Having announced qmlbook.org yesterday, the reception has been fantastic! Over two thousand unique visitors from all over the world (see the map below) and almost 8000 page views. Add to this that we clashed with the Qt 5.2 release announcement, and I’m overwhelmed.
Juergen Bocklage-Ryannel and myself are writing a book! As we’ve reached the point where we want to share our work with the workd, we are happy to open the doors to the book Qt 5 Cadaques – A Book about Qt 5! It all started a couple of years back, when two developers saw a need: there where no books approaching Qt from the QML side. We decided to solve the problem by writing a book.
During these years, lots has happened in the land of Qt. The ecosystem around the Qt Project has stabilized after the whole Microsoft-Nokia thing. Jolla has released a phone with Qt 5, as has Blackberry. Ubuntu Phone will be based on Qt 5. The Raspberry Pi has taken on the whole world with a great hardware that runs great with Qt 5. It is now possible to target both Android and iOS using Qt 5.
Looking at these changes, one can see that Qt really has grown towards mobile. Towards device user interfaces. User interfaces where the look and feel has to be integrated into the context of a physical device. This is where Qt Quick and QML really shines. Before I go on, it is worth pointing out that the Qt ecosystem has grown towards mobile, it has not moved there. The cross platform desktop support is still there and works just as great as it has for almost 20 years now!
For aspiring Qt developers, there is a plethora of documentation for using Qt from C++. There are multiple books on the topic. However, when targetting devices, C++ is only a part of the story. Here, Qt Quick and QML are equally important. That is why we are happy to make Qt 5 Cadaques available!
A final word of warning. The book is being written as you read it. We believe in the open source mantra release early, release often. This means that the text currently is in its early stages. We have setup a feedback system so that you as a reader can help us improve the material by pointing out issues. We are also looking for ways to grow the contents. We also keep a project blog on the site to announce our releases and to ask you about your opinion on the book. We would love for you to tell us what you want to read about!
I was personally surprised about the turn-up – and the number of projects showing up. A couple of guys even came with a lab power supply and their own embedded computer running a SNES emulator. Cool stuff! Some figures around this. We filled the event (28 tickets) in 4-5 days. We got 40+ people on the foss-gbg mailing list in two weeks.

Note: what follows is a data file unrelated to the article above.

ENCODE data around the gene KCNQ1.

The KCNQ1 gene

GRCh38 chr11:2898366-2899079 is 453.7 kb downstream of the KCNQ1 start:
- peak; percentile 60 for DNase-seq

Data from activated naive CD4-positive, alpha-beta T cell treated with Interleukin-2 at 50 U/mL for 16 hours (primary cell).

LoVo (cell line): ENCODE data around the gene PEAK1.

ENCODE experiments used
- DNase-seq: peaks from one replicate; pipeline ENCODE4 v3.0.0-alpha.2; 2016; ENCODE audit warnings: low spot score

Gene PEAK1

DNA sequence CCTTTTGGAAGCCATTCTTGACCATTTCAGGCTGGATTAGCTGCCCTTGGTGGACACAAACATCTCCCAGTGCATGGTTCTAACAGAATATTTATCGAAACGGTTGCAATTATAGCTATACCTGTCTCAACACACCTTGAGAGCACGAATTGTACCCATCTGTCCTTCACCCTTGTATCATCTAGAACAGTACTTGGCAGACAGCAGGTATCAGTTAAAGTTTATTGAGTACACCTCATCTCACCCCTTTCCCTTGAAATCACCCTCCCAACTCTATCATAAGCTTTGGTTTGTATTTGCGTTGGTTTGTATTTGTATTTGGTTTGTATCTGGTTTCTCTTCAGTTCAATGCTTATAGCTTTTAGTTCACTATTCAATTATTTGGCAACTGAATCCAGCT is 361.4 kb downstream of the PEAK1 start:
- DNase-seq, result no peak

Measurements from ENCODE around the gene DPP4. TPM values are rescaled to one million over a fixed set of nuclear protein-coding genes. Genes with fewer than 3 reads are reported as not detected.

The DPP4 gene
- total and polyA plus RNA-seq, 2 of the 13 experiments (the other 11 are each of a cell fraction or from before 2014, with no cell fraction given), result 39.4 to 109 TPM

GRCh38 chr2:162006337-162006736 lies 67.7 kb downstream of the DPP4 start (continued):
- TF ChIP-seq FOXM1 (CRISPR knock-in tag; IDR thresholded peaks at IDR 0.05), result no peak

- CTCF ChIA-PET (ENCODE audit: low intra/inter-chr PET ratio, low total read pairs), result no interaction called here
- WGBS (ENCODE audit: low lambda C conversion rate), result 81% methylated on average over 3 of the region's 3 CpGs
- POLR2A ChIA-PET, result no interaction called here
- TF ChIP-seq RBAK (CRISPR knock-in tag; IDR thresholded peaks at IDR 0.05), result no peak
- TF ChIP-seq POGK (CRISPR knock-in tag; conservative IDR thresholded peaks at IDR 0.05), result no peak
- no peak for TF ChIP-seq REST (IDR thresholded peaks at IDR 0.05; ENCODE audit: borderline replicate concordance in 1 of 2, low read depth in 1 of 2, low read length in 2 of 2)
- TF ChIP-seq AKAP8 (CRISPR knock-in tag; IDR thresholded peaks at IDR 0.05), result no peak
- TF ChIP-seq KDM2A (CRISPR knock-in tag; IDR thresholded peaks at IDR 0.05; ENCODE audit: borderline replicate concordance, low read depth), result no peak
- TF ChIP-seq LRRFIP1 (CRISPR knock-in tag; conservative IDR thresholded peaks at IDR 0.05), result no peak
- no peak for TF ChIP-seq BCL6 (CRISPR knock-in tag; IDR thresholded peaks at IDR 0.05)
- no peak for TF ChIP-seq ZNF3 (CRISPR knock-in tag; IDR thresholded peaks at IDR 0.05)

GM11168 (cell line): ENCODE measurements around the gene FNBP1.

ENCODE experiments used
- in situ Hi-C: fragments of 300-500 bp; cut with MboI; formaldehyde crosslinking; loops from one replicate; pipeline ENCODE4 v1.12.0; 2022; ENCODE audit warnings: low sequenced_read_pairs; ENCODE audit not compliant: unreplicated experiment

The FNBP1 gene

I’d like to thank everyone who showed up. Great to see a large crowd! I’d also like to thank Daniel for coming, Pelagicore for hosting and supplying food, a location and competition prizes, and to all my colleagues who helped me in the preparations. As this really took of, I’m already planning for our next event. If you want to brain storm about topics, feel free to drop me a mail (e8johan, gmail). I’m already thinking 3D printing, quad copters, node.js in embedded, Wayland, etc.
Looking past the irony that QML will be available for all platforms but WP8 in the short-term, and Nokias previous involvement in the development of QML, it is nice to see the platforms being created.
What is striking is the interaction patterns being established. Nokia Swipe, Sailfish as well as Ubuntu Phone seems to rely heavily on swiping from the sides of the screen. This is, in my experience, the key to a truly one-handed device.
Using Android, you are constantly forced to hold the device in awkward angles or use two hands to reach the home button, be it physical or on-screen. Swiping with the thumb is always possible when using one hand (as long as you have an opposable thumbs), while the two-handed user can swipe using the index finger without feeling hindered by the interface.
From a development perspective, it is interesting to see how the different QML Components are shaped. Ubuntu seems to have some interesting ideas for theming going on, and the other platforms have their own strong points.
One interesting comparison is to look at the API for a single component. Comparing the CheckBox elements of Ubuntu Phone, BB10, Harmattan, Symbian and Plasma gives the following API (only looking at the properties and signals that I regard as relevant to the comparison in question).
- text (BB10, Symbian, Harmattan, Plasma)
- checked (BB10, Symbian, Harmattan, Ubuntu Phone, Plasma)
- enabled (BB10, Harmattan)
- pressed (Symbian, Harmattan, Ubuntu Phone, Plasma)
- hovered (Ubuntu Phone)
- onCheckedChanged (BB10, Symbian, Harmattan, Ubuntu Phone, Plasma)
- onClicked (Symbian, Harmattan, Ubuntu Phone, Plasma)
- onPressAndHold (Ubuntu Phone)